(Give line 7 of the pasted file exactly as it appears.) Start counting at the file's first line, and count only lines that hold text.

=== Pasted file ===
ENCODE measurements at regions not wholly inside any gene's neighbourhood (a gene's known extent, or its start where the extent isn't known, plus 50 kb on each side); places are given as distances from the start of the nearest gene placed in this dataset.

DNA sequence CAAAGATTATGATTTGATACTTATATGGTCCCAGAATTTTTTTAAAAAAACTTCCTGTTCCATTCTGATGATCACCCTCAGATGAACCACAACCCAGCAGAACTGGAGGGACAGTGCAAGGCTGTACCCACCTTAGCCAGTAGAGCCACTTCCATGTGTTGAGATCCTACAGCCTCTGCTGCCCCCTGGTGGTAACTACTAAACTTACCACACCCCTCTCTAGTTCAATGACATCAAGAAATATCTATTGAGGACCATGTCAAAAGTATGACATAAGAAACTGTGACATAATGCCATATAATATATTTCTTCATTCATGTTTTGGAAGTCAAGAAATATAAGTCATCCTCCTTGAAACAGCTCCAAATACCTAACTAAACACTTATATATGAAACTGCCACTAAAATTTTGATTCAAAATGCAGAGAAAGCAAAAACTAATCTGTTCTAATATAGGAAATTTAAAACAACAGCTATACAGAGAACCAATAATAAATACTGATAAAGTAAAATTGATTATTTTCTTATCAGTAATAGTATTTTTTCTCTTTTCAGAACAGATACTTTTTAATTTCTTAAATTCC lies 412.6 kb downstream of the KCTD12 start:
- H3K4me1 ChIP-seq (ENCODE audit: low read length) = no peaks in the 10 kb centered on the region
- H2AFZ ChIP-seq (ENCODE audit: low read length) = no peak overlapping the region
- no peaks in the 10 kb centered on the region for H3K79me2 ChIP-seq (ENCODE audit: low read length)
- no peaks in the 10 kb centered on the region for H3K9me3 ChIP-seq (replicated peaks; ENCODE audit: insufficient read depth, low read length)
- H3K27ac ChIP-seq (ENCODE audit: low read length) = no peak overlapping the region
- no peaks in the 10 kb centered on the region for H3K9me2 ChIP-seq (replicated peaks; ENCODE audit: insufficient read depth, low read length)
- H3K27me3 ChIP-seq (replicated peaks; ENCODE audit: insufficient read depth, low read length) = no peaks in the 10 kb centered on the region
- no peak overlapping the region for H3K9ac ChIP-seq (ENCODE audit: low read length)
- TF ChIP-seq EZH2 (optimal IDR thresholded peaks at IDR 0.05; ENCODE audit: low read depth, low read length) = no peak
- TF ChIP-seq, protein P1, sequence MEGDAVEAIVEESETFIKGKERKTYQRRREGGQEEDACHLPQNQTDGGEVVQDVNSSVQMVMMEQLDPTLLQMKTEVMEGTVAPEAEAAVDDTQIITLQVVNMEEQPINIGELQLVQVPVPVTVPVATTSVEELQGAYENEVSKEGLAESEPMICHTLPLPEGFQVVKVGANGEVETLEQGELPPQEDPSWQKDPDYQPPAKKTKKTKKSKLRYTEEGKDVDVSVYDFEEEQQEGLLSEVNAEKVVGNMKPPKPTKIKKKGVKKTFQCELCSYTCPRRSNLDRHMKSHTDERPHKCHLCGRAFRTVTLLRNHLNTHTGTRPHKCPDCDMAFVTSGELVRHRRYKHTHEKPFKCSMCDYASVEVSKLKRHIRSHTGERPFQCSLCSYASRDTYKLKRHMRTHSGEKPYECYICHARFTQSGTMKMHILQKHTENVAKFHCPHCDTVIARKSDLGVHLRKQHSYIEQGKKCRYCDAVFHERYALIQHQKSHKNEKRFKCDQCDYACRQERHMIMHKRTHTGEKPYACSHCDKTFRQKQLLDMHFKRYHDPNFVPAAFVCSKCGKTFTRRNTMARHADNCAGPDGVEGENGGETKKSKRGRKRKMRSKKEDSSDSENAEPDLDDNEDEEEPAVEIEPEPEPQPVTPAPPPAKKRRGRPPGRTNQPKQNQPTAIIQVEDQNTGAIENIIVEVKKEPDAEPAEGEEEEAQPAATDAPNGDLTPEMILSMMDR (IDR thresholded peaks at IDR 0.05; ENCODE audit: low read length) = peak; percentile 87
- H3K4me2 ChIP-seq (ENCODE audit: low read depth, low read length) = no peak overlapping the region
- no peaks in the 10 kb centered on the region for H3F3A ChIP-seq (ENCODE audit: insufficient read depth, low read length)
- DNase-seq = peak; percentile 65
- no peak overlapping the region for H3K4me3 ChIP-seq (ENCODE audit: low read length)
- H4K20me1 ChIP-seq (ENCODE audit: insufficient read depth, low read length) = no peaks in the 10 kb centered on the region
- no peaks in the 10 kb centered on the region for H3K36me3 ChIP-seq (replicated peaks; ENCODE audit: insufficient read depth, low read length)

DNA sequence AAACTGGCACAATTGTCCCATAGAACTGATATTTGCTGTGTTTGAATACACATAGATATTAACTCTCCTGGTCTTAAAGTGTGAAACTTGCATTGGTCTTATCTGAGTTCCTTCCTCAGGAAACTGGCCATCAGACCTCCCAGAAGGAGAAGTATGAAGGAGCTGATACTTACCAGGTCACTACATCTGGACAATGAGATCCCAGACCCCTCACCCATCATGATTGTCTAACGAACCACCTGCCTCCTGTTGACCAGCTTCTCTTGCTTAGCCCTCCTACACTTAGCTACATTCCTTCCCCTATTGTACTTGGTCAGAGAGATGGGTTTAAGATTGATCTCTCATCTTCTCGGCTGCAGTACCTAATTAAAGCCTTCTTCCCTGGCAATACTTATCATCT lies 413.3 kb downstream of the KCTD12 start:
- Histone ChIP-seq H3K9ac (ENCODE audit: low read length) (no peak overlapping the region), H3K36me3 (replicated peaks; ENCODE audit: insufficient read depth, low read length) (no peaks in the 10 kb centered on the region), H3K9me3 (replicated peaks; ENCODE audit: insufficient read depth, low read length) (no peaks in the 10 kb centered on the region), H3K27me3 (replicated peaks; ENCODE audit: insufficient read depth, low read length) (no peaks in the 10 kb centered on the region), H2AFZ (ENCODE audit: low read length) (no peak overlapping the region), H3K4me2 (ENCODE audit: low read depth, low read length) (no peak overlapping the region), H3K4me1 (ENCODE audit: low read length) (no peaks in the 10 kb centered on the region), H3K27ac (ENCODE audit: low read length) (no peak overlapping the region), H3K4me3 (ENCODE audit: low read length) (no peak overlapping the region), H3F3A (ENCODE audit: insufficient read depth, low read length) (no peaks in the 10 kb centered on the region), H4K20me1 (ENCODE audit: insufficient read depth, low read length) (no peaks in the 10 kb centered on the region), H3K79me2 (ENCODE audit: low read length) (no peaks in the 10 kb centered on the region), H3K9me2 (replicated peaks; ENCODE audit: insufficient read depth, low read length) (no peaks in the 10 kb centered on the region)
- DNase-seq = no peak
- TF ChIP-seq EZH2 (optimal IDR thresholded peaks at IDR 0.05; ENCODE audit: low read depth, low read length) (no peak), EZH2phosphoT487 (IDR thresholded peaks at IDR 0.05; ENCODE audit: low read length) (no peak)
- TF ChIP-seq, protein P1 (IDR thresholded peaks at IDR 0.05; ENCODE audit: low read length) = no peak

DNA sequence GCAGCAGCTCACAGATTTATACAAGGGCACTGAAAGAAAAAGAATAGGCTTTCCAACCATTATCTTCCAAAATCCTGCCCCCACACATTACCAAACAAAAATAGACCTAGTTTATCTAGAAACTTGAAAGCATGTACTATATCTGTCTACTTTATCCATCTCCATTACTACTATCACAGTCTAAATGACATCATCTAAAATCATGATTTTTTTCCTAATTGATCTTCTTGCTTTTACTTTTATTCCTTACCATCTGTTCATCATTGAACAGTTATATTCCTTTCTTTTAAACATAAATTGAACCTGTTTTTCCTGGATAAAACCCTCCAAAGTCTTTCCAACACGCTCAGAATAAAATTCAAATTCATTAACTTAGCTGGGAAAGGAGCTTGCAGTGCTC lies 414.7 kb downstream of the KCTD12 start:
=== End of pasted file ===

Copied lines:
- H3K27ac ChIP-seq (ENCODE audit: low read length) = no peak overlapping the region